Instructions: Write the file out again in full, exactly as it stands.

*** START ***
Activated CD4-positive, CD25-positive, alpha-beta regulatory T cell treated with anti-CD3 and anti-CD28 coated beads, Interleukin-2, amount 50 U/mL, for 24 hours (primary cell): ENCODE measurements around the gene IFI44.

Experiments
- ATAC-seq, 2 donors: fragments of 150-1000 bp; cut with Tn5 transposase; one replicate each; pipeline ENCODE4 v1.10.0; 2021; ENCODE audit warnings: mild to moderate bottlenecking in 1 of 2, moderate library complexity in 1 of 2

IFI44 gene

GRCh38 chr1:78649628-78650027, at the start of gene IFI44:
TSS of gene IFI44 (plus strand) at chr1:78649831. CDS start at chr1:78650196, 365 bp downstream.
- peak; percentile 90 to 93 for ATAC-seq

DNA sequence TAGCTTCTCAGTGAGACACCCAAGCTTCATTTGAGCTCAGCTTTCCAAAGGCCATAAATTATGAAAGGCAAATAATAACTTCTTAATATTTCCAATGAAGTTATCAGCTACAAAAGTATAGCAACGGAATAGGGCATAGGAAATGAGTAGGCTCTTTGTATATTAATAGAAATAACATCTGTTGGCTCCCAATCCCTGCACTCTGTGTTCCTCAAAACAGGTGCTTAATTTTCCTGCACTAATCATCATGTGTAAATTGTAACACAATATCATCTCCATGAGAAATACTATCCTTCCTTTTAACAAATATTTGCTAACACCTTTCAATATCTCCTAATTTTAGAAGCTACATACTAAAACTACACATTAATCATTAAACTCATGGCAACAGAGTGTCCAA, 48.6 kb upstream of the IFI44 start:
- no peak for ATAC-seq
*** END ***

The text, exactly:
Activated CD4-positive, CD25-positive, alpha-beta regulatory T cell treated with anti-CD3 and anti-CD28 coated beads, Interleukin-2, amount 50 U/mL, for 24 hours (primary cell): ENCODE measurements around the gene IFI44.

Experiments
- ATAC-seq, 2 donors: fragments of 150-1000 bp; cut with Tn5 transposase; one replicate each; pipeline ENCODE4 v1.10.0; 2021; ENCODE audit warnings: mild to moderate bottlenecking in 1 of 2, moderate library complexity in 1 of 2

IFI44 gene

GRCh38 chr1:78649628-78650027, at the start of gene IFI44:
TSS of gene IFI44 (plus strand) at chr1:78649831. CDS start at chr1:78650196, 365 bp downstream.
- peak; percentile 90 to 93 for ATAC-seq

DNA sequence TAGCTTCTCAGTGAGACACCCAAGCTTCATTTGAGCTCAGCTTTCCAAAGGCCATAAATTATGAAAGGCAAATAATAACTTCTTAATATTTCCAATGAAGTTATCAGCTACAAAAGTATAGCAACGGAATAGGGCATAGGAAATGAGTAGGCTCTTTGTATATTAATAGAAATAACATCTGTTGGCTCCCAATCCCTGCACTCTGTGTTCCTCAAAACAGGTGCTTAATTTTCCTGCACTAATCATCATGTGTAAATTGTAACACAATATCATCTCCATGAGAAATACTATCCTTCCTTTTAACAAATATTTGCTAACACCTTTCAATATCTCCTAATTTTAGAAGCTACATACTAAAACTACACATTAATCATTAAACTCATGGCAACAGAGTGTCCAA, 48.6 kb upstream of the IFI44 start:
- no peak for ATAC-seq